I like the Eastwood a lot, but I'm thinking of getting a four or five-string. Didn't like the Mandobird. Any low-cost suggestions? How's the Kentucky emando? I know it's low cost.

  10. #35

    Default Re: Electric mandolin: Help!

    I've an Andrew Jerman 5 string, made in USA, it's great, look him up !
    Last edited by bevb; Dec-27-2009 at 6:48am. Reason: wrong pic

  11. #36
    Registered User Santiago's Avatar
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    Default Re: Electric mandolin: Help!

    Quote Originally Posted by mandroid View Post
    FWIW, Weak E string response can be solved.. by restringing it CGDA, and adjusting setup to suit.

    .049" makes a reasonable C.

    So you have to retune it to get it to work properly? I think I'll pass.

  12. #37
    coprolite mandroid's Avatar
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    Default Re: Electric mandolin: Help!

    Happen to like CGDA tuning , myself ... have a Mandola and 2 4 string electrics.

    Solved the Roland guitar synth running out of patches too soon on the E string that way too.

    the Pentaula is tuned an octave down . 15" scale has the .056" G a bit floppy
    but the DAEB works OK. with a string set felt heavy its normal AEBF#C#pitch set

    2 pickup types , perhaps, Blend in a piezo bridge which is fine with a thin E ,
    and magnetic pickup that won't 'see' that string well , together .. ...

    writing about music
    is like dancing,
    about architecture

  13. #38
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    Default Re: Electric mandolin: Help!

    Quote Originally Posted by mandroid View Post
    Happen to like CGDA tuning , myself ... have a Mandola and 2 4 string electrics.

    Solved the Roland guitar synth running out of patches too soon on the E string that way too.

    the Pentaula is tuned an octave down . 15" scale has the .056" G a bit floppy
    but the DAEB works OK. with a string set felt heavy its normal AEBF#C#pitch set

    2 pickup types , perhaps, Blend in a piezo bridge which is fine with a thin E ,
    and magnetic pickup that won't 'see' that string well , together .. ...

    What gauge strings are you using for C-G-D-A?

  14. #39
    coprolite mandroid's Avatar
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    Default Re: Electric mandolin: Help!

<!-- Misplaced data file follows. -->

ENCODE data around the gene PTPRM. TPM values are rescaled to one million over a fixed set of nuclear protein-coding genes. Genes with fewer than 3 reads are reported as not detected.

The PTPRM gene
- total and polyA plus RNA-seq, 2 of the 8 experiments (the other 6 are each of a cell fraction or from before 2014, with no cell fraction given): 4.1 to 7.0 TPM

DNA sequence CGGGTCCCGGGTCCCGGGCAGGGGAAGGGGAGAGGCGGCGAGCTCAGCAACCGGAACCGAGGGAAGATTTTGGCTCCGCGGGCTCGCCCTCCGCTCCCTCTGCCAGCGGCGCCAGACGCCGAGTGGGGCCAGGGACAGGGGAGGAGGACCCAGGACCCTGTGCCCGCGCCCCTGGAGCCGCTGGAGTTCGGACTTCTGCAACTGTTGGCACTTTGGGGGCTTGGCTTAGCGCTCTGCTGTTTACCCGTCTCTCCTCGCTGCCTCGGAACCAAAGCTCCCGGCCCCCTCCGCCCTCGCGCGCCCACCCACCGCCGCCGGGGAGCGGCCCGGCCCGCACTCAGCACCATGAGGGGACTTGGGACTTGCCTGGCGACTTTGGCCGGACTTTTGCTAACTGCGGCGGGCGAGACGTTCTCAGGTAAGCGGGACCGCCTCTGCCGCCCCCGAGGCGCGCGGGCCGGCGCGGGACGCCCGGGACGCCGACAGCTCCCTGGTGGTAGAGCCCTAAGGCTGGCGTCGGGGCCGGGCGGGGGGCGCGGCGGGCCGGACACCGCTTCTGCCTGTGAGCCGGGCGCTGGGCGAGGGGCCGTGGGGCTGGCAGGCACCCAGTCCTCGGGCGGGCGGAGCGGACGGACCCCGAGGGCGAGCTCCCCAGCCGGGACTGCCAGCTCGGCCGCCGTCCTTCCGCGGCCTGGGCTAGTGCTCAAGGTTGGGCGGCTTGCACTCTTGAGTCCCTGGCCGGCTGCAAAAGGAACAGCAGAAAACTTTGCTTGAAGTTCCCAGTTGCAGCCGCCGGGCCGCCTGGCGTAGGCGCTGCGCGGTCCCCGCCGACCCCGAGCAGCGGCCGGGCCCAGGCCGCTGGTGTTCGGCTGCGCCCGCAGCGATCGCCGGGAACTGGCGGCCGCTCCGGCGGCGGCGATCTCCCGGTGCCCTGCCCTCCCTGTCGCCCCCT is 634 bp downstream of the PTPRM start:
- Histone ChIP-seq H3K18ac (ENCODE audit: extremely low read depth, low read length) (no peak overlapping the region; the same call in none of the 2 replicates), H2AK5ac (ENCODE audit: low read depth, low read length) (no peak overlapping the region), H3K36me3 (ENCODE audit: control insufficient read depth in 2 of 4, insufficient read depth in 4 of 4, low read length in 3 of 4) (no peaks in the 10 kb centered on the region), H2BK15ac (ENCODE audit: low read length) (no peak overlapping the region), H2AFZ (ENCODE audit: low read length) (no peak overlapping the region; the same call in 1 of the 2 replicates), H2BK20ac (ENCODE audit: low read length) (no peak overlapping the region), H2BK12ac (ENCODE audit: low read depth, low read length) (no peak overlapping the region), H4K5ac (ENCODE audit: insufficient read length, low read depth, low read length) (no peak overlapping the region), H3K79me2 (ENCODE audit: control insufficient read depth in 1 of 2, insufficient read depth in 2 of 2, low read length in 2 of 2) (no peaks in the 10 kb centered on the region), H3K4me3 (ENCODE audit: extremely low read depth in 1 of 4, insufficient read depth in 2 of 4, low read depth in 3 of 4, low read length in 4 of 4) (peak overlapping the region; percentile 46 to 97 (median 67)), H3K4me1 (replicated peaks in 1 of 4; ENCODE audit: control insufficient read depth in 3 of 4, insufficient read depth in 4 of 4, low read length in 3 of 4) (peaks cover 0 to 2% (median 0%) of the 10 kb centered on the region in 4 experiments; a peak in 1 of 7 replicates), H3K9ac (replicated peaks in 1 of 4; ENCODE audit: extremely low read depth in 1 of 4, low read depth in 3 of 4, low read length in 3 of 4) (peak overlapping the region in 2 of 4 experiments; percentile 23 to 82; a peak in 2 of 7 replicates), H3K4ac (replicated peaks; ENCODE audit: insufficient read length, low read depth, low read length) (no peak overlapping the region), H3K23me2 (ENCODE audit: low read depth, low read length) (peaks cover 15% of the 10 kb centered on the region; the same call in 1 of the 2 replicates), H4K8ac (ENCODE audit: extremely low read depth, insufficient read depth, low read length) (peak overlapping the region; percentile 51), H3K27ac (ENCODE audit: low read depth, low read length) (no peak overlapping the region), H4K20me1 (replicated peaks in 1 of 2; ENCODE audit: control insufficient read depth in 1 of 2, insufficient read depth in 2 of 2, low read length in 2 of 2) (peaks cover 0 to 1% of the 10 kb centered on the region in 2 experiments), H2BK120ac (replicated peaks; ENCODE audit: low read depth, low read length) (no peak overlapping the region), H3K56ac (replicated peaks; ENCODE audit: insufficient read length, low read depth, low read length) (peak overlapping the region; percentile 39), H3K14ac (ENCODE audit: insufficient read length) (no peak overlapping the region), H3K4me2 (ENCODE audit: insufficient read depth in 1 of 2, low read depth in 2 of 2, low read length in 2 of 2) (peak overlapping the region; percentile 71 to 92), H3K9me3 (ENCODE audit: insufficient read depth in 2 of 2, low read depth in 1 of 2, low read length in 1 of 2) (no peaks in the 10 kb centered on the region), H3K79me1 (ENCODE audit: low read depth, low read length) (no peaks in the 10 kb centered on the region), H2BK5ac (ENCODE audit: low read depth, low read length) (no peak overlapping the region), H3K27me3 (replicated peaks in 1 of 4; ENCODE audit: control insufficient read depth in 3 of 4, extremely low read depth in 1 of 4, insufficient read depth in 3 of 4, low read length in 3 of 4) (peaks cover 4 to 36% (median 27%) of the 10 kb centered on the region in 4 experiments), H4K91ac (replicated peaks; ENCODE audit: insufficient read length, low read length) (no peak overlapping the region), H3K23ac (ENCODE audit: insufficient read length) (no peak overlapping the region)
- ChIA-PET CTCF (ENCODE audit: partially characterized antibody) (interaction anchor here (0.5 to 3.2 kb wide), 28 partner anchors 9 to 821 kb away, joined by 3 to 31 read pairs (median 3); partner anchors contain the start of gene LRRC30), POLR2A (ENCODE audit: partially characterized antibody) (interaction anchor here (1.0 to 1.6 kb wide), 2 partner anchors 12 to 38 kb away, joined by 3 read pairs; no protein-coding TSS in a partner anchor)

C is .049" the others are just shifted over, 40, 26 14 ..
    writing about music
    is like dancing,
    about architecture

  15. #40
    Registered User Santiago's Avatar
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    Default Re: Electric mandolin: Help!

    Mann seems to make some really good electric instruments. I really like the PRS looking solid body, but I suspect the semi-hollow body is a lot more versatile. Does it have a piezo in the bridge?

  16. #41
    Professional Dreamer journeybear's Avatar
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    Default Re: Electric mandolin: Help!

    Quote Originally Posted by taboot View Post
    I don't have any experience taking an 8 string instrument, and stringing it with 4 strings (I think that's what you're asking?) It sure seems like it would work just fine, I think the only issue might be the nut slots would be slightly to one side or the other. Small differences, but we're talking about small instruments...
    That's what I did with my EM150, reason being the slightest difference in tuning on a pair of string made it sound pretty ugly. Didn't change the nut because - well, it didn't occur to me and even if it had I'm not keen on modifying vintage instruments. I removed the treble side strings because when I bend strings I tend to pull rather than push.

    Quote Originally Posted by AndyK View Post
    I returned my Mandobird because the quiet E-sting made it unplayable.
    I haven't noticed this effect on mine. Besides, I use a 7-band EQ which evens out the response. Of course, as I look at its settings, it's weighted toward the treble end.